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is it possible to use the form "having + past tense" as a subject in a sentence? For example, is it grammatically correct to say:

Having applied at the right time resulted in getting an admission.

Is having applied considered the subject in this sentence? My gut feeling tells me this sentence is correct, but I would like to be 100% sure. Thank you for help.

Best regrads, Kate

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    It is correct. However, it would be the same to say "Applying at the right time resulted in ..." – Gustavson Apr 7 '20 at 18:58
  • Gustavson, thank you! Does it mean that "Applying at the right time resulted in ... " sounds more natural than what I wrote in my question? – Kate Apr 7 '20 at 19:00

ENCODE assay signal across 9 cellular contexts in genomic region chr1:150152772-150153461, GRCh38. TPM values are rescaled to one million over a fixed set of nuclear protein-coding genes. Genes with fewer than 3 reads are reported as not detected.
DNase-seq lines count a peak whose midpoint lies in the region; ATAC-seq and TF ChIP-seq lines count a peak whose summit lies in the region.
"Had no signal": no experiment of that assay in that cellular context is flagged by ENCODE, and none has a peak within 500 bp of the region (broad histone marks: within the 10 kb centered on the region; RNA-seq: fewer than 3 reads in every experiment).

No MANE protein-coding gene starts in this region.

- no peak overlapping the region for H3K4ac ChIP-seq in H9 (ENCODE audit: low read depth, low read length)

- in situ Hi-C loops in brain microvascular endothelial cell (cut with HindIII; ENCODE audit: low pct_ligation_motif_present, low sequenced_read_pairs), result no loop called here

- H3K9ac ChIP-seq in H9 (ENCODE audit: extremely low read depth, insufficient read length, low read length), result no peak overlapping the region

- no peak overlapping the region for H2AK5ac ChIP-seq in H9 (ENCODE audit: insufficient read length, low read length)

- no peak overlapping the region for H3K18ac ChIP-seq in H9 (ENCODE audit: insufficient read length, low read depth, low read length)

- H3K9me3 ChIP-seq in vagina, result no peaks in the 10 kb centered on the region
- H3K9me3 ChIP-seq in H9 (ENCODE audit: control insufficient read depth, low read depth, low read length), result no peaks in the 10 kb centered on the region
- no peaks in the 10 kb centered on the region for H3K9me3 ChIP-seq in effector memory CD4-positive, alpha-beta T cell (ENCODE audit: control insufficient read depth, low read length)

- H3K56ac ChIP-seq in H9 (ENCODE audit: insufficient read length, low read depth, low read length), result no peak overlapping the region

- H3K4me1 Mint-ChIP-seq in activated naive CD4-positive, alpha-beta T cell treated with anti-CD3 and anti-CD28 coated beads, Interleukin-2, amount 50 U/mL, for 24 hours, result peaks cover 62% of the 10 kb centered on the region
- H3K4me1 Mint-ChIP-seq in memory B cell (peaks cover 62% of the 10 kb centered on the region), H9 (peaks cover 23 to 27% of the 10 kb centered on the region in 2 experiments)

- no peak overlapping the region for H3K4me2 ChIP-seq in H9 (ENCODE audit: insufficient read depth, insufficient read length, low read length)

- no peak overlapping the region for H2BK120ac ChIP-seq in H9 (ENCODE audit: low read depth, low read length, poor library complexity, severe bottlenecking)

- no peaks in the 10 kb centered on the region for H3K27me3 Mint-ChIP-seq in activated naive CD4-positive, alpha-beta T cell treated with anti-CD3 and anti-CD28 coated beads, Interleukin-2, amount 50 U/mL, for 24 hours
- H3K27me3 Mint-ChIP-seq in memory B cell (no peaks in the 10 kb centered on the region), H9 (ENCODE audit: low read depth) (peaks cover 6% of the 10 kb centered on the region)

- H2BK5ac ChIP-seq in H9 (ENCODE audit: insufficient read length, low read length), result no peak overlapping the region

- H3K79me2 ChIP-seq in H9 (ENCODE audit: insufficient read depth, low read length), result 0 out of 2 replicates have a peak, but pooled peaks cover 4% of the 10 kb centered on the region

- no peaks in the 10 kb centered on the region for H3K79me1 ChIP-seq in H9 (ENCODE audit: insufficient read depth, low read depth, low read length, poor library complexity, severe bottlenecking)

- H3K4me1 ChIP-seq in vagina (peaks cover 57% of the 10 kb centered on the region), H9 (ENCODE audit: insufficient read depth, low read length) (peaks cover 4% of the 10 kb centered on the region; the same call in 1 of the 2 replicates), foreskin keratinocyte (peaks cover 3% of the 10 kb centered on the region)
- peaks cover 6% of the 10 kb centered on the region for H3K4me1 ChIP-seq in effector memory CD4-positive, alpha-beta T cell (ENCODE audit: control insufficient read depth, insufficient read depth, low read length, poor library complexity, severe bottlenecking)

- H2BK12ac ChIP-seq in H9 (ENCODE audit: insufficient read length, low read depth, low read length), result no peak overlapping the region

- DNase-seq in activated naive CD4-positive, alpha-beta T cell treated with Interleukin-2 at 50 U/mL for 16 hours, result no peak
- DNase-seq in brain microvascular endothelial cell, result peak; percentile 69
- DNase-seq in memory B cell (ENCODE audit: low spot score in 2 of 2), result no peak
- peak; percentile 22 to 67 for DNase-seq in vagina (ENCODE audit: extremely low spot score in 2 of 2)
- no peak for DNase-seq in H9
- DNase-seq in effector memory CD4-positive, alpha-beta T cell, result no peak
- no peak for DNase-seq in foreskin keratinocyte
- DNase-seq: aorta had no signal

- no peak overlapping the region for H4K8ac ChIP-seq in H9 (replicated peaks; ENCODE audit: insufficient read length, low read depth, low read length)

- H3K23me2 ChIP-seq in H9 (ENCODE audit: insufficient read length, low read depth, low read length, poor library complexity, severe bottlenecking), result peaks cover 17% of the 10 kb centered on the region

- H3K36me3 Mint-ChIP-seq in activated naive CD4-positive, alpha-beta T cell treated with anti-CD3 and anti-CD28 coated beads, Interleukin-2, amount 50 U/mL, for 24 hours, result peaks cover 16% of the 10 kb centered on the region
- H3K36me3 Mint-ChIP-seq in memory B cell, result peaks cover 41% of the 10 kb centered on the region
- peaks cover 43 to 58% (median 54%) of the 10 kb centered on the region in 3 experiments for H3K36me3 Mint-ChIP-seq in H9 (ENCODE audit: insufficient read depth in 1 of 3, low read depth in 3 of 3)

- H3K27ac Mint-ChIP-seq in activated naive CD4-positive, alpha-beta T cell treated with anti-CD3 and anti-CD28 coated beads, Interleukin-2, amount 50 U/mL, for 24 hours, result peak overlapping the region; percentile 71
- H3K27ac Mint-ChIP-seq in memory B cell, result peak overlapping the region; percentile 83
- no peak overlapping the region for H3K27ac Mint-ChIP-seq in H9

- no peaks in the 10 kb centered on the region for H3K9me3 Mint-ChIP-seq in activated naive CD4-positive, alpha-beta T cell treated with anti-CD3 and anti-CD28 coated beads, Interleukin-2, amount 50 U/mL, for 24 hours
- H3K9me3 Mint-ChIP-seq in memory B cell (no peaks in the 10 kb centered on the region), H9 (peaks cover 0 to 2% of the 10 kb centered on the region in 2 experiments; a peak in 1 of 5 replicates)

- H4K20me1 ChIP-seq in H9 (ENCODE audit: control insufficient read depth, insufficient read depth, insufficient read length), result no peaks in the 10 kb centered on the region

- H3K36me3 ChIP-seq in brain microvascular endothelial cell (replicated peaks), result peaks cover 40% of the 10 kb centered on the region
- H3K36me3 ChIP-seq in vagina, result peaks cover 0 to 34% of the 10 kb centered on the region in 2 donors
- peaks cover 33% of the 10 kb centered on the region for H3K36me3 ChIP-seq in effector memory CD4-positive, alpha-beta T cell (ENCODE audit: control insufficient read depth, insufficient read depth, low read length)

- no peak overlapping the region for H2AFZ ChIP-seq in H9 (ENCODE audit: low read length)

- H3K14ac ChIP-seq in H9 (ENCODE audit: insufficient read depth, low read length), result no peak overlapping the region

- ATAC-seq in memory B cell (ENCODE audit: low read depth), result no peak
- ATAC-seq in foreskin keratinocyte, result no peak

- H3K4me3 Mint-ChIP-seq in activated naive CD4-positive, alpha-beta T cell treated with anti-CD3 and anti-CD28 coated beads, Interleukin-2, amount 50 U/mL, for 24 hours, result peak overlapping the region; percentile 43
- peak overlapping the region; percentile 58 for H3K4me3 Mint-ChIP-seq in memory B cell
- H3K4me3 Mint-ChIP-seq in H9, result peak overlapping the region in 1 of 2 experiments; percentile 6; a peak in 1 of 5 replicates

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    The perfect form "having" + past participle emphasizes the sense of anteriority and should be used, in my opinion, only where strictly necessary. If there is immediacy or quasi-immediacy, the simple form V-ing is sufficient. – Gustavson Apr 7 '20 at 19:04
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Having applied at the right time resulted in getting admission.

This is the correct answer. Just a small mistake was there, you were using "an" before admission.

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  • How is 'an admission' a mistake? 'Having applied' doesn't differ much from 'Applying' in this case. – Ram Pillai Sep 5 '20 at 6:02

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